sonia signing

SF: Barnes and Noble provided my books to be signed, advertising on their website and in their store weeks beforehand. They had a very huge poster with my photo and book on the outside window as well as on my signing table and throughout the store. I provided my huge poster board I had made of my book cover that I set up in front with my bookmarks. The other signings/launch parties I brought my own books, my poster board, bookmarks and armed myself with a Square so people could pay with credit cards. At El Coyote I provided the appetizers and everyone bought their own margaritas. The San Clemente Wine Store provided appetizers while everyone purchased their own wine. I had the El Coyote party from 2-6 which, according to my PR friend, was too long but it turned out to be the perfect amount of time.  Always listen to your intuition, you usually know best!  Also Barnes and Noble did it from 12-4. Perfect amount of time as it flew by because I was having so much fun! MB: Walk us through a book signing from the moment you arrive at the location to the moment you leave. SF: I arrive early, from a half hour to an hour to set up my books, poster board, bookmarks etc. At Barnes and Noble they put me in the front of the store where everyone walks in with a table, chair and books to sign.   Not too much to set up except my bookmarks and poster board book cover.  At El Coyote I wanted to make sure there were chips, salsa, candles, bookmarks etc. on all tables. My friend offered to take care of the book sales so I could mingle and not be distracted by collecting money, running credit cards etc.  My job was to sign them, mingle and have fun, which worked out perfectly because so many people attended ranging from friends I hadn’t seen in 20 years to strangers from social media and close friends. It was really crowded and overwhelming.  For the Barnes & Noble signings, I’m not one to sit in a chair and wait for people to come to me, I am up and about giving away bookmarks and chatting with people. It feels more natural than just sitting there. MB: How do you get stores to keep stock of your book AFTER your signing is over? staff recommendsSF: I sign about 10 so they can have autographed copies and I give suggestions as to how to display it so they don’t just shove it in the bookshelf. My cover is catchy and helps to sell the book. Shoved in a shelf, a book won’t sell until its author is established and people come looking for that specific book!  I suggest a few employees read it and if they like it they’ll put it in the “recommended books” section which is a huge draw.  Book Soup purchased 4 books to start and they sat in the bookshelf until someone read it, loved it and now it’s on the “recommended books” table and they’re selling like crazy and it’s on their best sellers list! MB: What are your 3 biggest tips for new authors trying to set up book signings? sonia book on shelf b and nSF: 1.) Be persistent, think out of the box, and have fun.  Have various types of signings and or parties. My next signing will be by the pool at a hotel across from the harbor in San Diego. I will invite people but also the hotel guests are now part of my audience and by the pool is a fun summer thing to do. The hotel said they will put posters up for me and invite the guests. It’s a kitschy hotel so it fits the book. 2.) Don’t give up. Call local book stores to get your book in and then ask for a signing. I’ve learned that book stores need assistance on how to get creative in featuring the book or it will just sit. 3.) Don’t pigeonhole your book into one demographic, assuming only that audience will like it.  For example, I assumed only women would like my book since it’s Chick Lit. Losing the Plot in LA has been a big success with men as well as women. I was surprised when I read the reviews on Amazon and when my friends’ boyfriends and husbands told me how much they loved it! MB: Tell us about the best experience you had at a signing…and the worst. SF: I was a nervous, sweaty mess at the El Coyote book signing, seeing so many old friends and just the excitement of the day that my face was shiny and looked horrid in all the photos. Use a lot of powder! LOL. But seriously it was crazy, overwhelming, and fun. The hardest part about this type of event is not offending your guests, as you need to socialize and make your way through the crowd making time for everyone.  Invite everyone from your past, present, social media etc. I enjoy the party signings best as they are more relaxed and fun with drinks, food etc. When at a book store signing, don’t just sit there, have something to hand out or just mingle with people.   If you have something to pass out such as a bookmark, they have something to check out later and hopefully buy your book. If you can engage them, show them your book and pull them into conversation. The hardest part was trying to catch up with everyone because there were friends I had not seen in YEARS. The most embarrassing was spacing out on the El Coyote Owner’s name while I was signing her book, DUH! I’ve known her for years, Uhhh, embarrassing!   I also bought a cheap flimsy stand for my poster board book cover thingy and it kept falling down.  The coup de grace was when I tripped over it and almost knocked a guy and his girlfriend down as their quesadilla flew across the room and my book whacked him in the head….but hey, I’m a clumsy dork so not too surprising!  I tend to lose the plot daily!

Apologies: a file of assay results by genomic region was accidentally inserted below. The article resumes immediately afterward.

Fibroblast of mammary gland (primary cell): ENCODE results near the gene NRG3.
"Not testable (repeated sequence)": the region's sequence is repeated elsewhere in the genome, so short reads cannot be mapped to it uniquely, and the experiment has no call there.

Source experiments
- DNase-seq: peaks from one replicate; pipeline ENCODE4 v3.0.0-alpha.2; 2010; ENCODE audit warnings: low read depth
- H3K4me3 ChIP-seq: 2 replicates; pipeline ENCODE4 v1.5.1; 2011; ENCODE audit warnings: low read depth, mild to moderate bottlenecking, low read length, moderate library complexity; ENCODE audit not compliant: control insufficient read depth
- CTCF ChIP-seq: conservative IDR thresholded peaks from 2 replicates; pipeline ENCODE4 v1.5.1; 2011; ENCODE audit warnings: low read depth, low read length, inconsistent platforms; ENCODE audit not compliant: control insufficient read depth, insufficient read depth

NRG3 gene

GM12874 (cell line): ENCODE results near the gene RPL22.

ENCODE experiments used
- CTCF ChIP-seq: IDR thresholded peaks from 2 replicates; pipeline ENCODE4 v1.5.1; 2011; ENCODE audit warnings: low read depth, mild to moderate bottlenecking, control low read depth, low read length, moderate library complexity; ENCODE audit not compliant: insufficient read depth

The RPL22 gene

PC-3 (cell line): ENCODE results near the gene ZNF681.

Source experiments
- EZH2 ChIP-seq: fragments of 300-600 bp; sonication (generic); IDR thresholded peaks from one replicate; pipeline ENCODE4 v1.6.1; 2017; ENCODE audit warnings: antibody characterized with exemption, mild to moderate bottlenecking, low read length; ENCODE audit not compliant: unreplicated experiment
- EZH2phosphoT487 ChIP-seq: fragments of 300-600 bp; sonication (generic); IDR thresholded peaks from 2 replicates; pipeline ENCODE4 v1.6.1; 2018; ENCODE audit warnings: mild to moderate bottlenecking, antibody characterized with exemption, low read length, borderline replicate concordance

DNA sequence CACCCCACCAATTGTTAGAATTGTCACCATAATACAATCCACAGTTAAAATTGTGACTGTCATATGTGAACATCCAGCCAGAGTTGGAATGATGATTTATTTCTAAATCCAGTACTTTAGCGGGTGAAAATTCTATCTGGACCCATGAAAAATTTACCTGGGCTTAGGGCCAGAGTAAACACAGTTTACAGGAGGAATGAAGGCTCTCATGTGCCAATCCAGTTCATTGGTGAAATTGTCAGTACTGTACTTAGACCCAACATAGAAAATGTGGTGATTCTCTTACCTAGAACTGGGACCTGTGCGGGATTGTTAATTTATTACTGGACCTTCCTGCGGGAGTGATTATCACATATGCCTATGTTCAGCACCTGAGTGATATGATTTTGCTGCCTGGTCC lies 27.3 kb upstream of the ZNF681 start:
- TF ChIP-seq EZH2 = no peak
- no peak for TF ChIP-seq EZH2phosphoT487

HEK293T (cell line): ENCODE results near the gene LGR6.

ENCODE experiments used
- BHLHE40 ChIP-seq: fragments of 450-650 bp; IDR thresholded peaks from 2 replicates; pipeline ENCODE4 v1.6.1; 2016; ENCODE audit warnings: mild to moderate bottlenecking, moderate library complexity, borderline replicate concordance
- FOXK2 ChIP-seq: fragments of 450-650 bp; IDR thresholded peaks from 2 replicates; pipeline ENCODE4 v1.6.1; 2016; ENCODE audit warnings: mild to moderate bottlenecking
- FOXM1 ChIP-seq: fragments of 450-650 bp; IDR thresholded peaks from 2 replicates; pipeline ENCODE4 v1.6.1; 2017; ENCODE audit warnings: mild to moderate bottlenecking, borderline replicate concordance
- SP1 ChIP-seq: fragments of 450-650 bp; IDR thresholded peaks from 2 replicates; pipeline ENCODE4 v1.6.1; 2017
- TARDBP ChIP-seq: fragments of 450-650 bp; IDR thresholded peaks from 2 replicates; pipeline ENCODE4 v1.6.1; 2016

losing the plot dog

  Losing the Plot in LA is currently available for purchase, you can get yours here! If you have any further questions about book signings, or any direct questions for Sonia, please leave them in the comment section below and we’ll answer in a future blog post.  

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One response to “Publishing a Novel: Book Signings”

  1. Ani Eustice says:

    Really great advice. I have read “Losing the Plot” and really loved it. It was a fun and witty book, following the life of a Kooky girl named Sylvie. It is inspiring how Sonia has been so self motivated and tenacious. Thanks for the great book and great tips!